Can You Afford to Buy A Home Yet?
How much are you paying in rent today? Have you considered what it would feel like to put that kind of cash towards buying your own home? Well, maybe you can.
How much are you paying in rent today?
According to a recent report, in 2016 Americans paid an average of $1,210 in rent every month. That’s a lot of money.
Have you ever considered what it would feel like to put that kind of cash towards a real home? Something you own — and have equity in?
Trading in a world of rent and landlords for a mortgage and a house doesn’t have to be complicated. The first (and easiest) step you can take is figuring out what it actually costs to buy a home — and whether or not you can afford one right now.
You might be surprised.
4 Financial Factors that Determine What You Can Afford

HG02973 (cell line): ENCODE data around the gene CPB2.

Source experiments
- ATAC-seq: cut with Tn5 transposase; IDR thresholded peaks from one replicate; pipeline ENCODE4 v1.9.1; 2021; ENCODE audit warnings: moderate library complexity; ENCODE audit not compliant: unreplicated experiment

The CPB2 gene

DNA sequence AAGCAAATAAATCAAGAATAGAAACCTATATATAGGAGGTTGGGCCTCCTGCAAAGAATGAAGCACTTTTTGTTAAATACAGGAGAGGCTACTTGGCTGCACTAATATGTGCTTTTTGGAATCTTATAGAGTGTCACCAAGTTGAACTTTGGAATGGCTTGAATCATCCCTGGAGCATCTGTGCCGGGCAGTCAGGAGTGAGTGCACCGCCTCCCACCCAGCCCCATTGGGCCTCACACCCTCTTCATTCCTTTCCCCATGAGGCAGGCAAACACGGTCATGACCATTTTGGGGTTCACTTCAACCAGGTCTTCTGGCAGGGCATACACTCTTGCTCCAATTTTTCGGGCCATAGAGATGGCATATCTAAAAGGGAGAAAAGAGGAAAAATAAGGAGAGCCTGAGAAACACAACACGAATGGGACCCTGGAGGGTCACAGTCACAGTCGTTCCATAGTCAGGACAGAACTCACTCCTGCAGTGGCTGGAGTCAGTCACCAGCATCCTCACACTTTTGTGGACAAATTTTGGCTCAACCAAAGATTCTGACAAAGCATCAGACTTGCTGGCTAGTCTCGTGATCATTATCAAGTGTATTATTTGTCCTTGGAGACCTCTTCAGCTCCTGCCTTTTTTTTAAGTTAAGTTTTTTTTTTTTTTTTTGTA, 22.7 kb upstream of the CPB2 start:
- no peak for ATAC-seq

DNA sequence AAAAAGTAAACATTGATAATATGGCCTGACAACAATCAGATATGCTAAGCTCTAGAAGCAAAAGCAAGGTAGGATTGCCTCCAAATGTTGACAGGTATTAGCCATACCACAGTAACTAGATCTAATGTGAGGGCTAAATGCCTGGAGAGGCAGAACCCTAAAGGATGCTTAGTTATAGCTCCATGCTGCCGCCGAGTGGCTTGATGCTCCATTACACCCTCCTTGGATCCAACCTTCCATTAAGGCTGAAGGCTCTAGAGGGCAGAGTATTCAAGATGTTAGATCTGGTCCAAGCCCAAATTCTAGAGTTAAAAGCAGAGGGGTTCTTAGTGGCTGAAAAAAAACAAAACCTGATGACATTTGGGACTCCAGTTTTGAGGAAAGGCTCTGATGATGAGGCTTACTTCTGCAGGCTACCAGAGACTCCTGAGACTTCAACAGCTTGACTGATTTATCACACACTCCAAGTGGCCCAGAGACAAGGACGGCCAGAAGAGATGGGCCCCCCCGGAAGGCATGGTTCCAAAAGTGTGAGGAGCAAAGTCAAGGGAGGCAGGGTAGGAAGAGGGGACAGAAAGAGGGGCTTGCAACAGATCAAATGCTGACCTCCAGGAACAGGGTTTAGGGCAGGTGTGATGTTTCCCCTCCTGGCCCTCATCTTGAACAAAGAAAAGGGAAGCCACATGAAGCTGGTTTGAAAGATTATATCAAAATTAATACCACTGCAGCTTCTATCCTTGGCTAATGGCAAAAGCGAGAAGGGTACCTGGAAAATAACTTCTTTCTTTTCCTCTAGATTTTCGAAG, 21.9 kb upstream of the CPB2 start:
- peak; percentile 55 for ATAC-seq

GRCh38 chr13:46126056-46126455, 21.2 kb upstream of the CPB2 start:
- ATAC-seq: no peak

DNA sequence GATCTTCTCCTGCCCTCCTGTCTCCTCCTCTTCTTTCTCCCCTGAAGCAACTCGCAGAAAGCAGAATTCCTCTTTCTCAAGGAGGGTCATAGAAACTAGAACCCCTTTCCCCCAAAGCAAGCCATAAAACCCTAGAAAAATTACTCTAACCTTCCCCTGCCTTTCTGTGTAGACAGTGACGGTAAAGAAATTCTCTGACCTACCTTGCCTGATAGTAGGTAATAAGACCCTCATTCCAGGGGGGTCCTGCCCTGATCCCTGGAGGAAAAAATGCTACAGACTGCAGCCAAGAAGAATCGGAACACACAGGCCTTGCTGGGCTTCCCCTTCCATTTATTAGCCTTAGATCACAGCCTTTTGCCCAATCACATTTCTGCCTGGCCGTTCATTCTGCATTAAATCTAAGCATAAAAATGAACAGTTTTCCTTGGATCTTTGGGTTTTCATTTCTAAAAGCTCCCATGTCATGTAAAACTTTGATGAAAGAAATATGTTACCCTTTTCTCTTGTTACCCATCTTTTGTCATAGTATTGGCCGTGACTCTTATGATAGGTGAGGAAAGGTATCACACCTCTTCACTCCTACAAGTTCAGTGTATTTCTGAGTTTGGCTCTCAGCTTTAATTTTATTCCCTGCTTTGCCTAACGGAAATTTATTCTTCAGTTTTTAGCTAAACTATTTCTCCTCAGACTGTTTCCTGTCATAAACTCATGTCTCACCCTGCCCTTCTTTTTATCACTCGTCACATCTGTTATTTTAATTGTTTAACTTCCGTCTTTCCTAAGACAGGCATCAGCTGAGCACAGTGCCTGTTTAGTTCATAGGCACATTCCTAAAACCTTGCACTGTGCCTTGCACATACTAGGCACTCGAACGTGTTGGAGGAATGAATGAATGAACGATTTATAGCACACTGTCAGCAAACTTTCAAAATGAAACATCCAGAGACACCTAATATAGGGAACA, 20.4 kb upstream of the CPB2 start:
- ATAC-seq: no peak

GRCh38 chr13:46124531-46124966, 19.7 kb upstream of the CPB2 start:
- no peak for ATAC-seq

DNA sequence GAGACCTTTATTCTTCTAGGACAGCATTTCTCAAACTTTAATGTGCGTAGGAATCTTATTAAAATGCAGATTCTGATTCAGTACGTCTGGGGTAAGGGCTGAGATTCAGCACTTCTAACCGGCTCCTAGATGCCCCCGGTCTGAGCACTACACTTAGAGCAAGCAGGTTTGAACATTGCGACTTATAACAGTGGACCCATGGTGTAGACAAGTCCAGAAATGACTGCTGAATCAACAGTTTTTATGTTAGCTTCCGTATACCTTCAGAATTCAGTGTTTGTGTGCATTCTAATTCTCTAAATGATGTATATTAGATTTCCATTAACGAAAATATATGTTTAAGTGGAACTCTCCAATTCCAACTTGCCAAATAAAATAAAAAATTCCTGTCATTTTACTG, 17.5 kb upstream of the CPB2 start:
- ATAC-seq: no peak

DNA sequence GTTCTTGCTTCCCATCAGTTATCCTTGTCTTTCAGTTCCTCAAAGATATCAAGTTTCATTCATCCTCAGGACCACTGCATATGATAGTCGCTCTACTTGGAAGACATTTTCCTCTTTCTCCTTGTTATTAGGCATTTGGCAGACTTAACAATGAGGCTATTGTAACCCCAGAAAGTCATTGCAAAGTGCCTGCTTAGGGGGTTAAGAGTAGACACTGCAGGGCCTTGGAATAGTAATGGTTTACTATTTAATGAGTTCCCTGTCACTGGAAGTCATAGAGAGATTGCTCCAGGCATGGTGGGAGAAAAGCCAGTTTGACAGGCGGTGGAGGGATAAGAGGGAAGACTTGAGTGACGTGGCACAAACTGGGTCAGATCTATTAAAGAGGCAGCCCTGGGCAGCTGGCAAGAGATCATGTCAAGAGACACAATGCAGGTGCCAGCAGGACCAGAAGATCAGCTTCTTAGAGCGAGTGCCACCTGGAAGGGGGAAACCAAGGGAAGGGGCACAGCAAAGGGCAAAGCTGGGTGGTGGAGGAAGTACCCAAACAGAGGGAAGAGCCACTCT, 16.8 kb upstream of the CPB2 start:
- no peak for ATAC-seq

Let’s kick this off by examining aspects of your financial life that affect your ability to purchase a home. Determining how much home you can afford comes down to four financial factors: Income, Savings, Expenses, and Credit.
Income: How Much Do You Make?
Basically, your recurring income establishes a baseline for how much you can afford to pay on a mortgage each month. This includes your salary and any additional payouts you receive from investments. Remember, a mortgage is a long-term commitment (usually 15-30 years), so you’ll want to be confident that your income won’t fluctuate for a few years while planning.
Savings: How Big Will Your Down Payment Be?
Your savings can be defined as the amount of money you have built up that can be applied to a down payment, closing costs, and other expenses.
NOTE: While you’re likely to deplete the bulk of your savings with a big down payment, it’s really important to not completely tap your savings. Because, most mortgage lenders will want to see you have enough saved up to cover purchasing costs while still leaving some cash in an emergency fund to cover unexpected repairs or lifestyle changes.
Debts & Expenses: What Are Your Other Obligations?
What are your financial obligations each month? Are you actively paying off one or more loans?